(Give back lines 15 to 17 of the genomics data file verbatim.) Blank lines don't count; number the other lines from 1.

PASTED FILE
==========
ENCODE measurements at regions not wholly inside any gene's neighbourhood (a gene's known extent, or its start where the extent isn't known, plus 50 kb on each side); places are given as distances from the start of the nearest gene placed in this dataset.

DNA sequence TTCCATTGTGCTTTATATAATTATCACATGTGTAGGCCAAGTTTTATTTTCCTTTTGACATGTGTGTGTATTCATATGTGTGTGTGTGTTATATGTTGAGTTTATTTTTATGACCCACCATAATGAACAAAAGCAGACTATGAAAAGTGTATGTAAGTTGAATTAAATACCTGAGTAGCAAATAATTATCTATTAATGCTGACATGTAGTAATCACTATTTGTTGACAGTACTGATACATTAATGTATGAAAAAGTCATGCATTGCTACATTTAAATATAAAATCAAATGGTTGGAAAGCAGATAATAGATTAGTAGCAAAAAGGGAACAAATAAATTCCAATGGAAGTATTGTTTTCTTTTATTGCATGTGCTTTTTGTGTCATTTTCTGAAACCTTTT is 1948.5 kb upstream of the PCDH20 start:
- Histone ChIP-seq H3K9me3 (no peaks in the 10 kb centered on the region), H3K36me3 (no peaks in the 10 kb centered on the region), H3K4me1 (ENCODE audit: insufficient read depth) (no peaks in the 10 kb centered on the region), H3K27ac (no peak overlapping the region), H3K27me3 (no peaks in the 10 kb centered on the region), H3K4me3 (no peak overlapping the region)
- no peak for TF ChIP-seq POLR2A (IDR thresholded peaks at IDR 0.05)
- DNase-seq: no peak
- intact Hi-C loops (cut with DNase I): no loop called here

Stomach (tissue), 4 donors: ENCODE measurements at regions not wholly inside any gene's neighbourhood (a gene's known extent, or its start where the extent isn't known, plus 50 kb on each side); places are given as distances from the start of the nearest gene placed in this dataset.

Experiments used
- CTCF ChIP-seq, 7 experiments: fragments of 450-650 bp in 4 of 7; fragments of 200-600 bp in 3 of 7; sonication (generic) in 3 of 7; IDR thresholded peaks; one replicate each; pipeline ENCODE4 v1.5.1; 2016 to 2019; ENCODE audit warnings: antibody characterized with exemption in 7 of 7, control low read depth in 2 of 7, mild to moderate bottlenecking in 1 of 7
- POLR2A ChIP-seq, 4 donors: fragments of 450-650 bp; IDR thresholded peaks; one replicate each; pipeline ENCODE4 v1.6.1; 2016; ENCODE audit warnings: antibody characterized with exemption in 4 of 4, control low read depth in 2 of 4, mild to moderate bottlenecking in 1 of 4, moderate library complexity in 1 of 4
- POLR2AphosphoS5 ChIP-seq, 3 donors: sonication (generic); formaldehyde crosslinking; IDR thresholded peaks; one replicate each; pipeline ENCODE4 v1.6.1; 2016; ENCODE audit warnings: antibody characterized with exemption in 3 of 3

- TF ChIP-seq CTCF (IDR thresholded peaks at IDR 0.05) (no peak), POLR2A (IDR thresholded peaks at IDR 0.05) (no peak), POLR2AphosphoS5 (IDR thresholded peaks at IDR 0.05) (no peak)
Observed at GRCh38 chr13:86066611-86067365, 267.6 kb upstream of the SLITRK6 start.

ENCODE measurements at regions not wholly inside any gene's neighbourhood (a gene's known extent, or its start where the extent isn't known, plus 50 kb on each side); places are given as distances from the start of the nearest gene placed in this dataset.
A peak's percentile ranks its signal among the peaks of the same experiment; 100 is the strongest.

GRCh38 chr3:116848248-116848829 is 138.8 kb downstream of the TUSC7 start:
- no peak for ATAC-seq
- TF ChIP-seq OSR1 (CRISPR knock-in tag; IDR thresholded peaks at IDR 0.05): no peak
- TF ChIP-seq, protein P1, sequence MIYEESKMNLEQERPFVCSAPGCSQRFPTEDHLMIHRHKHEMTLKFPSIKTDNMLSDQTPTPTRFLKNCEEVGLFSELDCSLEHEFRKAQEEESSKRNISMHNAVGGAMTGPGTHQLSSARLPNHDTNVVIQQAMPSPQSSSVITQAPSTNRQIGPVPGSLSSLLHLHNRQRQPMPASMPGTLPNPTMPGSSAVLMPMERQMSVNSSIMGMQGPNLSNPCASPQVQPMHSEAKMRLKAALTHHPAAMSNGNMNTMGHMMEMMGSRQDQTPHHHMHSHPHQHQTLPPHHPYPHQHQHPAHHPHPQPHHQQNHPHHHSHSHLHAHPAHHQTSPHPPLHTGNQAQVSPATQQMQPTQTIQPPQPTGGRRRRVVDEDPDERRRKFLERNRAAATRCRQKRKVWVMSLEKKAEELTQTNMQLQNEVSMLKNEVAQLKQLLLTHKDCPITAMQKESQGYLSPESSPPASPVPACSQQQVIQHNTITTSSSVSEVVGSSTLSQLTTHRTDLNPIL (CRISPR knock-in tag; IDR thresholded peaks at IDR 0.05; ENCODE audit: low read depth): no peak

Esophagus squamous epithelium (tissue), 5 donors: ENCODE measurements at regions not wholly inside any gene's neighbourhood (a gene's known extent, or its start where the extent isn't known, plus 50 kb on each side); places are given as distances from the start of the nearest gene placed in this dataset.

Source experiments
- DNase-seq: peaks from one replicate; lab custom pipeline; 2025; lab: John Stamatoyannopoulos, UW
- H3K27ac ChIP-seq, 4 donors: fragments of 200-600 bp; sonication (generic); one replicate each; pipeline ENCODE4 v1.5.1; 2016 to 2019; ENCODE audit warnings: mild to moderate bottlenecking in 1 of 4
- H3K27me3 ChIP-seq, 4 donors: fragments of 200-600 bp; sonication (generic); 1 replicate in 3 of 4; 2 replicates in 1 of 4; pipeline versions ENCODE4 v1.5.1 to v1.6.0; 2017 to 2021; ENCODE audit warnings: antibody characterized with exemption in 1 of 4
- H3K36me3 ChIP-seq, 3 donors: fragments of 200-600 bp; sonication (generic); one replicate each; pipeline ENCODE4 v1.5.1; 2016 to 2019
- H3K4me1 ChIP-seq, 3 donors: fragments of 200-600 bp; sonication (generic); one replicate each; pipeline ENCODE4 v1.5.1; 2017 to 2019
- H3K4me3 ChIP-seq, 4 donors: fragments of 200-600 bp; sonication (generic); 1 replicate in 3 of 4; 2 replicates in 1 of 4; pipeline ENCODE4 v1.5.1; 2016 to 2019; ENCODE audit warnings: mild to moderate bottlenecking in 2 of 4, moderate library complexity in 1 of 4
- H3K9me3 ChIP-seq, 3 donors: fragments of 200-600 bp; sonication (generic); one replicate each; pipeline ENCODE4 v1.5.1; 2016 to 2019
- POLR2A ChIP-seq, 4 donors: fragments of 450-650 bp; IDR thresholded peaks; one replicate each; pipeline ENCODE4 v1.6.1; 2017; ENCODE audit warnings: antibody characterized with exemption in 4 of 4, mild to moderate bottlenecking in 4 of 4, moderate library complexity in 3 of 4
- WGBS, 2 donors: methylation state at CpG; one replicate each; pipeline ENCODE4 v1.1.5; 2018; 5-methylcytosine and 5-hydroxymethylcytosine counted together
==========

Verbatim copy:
A peak's percentile ranks its signal among the peaks of the same experiment; 100 is the strongest.

GRCh38 chr3:116848248-116848829 is 138.8 kb downstream of the TUSC7 start:
- no peak for ATAC-seq